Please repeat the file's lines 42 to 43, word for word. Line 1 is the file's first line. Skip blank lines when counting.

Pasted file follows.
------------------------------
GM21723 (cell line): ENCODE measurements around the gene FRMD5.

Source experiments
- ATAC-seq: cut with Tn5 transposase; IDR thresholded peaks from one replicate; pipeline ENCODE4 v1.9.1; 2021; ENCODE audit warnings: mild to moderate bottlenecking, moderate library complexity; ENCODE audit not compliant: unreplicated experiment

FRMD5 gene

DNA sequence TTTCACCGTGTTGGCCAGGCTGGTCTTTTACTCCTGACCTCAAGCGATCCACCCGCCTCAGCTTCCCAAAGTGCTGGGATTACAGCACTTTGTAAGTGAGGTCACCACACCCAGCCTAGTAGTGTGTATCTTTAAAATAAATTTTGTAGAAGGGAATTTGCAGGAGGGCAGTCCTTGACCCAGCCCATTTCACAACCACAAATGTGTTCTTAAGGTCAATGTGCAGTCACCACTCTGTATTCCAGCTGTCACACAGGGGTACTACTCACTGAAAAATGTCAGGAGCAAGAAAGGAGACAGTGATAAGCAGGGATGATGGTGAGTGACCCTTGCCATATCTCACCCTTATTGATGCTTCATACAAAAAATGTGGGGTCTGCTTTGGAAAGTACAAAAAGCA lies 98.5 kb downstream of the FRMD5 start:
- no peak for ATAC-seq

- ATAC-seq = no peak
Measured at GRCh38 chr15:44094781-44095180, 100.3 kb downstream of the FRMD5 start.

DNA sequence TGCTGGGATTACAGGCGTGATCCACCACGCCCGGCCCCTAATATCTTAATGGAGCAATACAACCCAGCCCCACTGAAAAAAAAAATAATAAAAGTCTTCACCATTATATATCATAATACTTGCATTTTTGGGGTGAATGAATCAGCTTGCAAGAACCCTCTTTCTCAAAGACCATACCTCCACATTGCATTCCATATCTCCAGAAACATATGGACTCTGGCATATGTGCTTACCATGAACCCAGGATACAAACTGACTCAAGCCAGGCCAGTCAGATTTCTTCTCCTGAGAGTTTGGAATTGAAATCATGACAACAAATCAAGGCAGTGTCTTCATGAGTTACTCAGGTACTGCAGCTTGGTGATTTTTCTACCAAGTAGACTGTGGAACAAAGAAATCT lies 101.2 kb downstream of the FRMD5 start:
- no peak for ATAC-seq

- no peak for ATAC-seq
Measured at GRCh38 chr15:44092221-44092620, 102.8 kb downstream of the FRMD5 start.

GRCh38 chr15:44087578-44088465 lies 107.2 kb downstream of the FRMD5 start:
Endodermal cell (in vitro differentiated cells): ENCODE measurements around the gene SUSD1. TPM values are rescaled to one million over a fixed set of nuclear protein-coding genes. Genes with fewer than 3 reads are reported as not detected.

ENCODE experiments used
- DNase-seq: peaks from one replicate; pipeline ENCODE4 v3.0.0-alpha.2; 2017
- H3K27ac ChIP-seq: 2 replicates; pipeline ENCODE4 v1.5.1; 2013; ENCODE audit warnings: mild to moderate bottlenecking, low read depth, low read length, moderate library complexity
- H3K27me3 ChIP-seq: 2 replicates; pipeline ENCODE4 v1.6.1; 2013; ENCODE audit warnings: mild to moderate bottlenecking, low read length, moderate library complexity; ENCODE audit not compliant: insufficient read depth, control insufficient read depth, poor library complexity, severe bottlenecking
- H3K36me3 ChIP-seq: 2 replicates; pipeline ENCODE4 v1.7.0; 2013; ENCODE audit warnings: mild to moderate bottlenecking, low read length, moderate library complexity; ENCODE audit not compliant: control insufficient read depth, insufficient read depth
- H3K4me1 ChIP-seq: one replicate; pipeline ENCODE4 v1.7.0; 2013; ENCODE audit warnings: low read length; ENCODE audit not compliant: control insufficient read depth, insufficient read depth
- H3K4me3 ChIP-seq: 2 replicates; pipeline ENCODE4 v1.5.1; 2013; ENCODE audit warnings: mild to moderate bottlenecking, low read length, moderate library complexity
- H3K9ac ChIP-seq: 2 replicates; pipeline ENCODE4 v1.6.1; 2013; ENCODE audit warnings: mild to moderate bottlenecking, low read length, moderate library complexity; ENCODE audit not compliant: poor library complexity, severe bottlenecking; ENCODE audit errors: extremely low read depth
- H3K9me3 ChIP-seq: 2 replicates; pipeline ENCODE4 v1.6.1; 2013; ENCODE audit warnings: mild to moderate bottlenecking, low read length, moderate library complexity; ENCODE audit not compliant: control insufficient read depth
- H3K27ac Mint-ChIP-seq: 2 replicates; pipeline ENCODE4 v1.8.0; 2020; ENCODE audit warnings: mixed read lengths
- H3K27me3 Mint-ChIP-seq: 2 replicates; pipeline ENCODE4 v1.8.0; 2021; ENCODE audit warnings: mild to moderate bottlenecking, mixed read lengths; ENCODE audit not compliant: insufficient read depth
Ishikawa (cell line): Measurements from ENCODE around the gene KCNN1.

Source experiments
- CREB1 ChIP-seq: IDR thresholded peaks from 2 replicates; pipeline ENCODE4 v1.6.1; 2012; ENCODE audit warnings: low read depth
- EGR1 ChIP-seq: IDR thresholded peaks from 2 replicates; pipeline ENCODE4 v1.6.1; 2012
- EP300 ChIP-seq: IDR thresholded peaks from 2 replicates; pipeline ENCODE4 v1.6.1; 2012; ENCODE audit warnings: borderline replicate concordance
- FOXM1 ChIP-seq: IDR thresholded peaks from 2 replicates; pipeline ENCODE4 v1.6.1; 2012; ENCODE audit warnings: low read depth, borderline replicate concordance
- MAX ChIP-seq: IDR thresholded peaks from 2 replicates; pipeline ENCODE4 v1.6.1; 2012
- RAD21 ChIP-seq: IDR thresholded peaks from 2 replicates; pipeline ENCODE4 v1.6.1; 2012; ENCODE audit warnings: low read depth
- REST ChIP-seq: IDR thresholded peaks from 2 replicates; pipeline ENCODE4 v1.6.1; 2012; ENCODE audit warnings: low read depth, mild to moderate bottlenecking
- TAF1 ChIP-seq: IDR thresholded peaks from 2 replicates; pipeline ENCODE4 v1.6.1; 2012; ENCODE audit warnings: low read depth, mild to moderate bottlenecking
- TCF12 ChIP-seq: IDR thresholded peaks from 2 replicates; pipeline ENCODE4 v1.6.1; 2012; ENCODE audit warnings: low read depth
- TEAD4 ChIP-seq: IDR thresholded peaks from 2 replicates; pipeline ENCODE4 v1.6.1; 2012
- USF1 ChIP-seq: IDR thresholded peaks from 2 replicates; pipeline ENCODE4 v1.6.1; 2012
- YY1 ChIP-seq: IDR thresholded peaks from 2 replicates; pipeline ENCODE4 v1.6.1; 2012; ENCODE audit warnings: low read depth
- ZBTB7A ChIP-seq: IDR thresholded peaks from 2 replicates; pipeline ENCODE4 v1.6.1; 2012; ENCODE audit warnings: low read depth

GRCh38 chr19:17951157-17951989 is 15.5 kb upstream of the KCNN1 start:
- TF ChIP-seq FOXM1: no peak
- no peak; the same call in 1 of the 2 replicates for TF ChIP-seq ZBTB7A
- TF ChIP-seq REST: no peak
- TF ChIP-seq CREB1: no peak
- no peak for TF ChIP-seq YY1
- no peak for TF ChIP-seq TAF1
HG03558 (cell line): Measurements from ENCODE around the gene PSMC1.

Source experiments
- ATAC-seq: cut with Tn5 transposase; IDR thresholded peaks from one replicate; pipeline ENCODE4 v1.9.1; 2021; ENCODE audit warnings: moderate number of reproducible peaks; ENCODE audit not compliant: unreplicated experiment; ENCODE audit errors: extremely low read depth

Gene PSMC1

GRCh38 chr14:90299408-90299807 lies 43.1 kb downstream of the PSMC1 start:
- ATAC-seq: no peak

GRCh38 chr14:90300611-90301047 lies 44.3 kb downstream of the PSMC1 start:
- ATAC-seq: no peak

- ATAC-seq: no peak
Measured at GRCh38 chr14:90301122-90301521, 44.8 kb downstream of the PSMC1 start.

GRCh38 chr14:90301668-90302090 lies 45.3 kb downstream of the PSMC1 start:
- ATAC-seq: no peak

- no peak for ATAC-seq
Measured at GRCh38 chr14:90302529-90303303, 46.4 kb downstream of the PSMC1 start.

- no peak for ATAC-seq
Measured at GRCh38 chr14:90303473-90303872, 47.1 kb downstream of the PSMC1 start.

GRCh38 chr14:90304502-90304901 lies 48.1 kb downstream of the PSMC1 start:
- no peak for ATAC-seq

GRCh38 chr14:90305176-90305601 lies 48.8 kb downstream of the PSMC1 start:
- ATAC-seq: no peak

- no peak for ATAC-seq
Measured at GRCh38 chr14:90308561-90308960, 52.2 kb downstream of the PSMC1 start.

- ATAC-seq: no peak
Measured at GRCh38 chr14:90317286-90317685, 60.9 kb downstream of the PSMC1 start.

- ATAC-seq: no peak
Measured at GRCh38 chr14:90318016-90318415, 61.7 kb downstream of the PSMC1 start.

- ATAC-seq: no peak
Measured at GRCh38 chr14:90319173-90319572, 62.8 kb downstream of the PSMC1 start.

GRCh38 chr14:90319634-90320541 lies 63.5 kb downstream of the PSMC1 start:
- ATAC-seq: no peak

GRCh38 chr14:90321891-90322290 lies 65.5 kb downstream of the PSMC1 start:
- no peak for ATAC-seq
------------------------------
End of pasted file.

- TF ChIP-seq FOXM1: no peak
- no peak; the same call in 1 of the 2 replicates for TF ChIP-seq ZBTB7A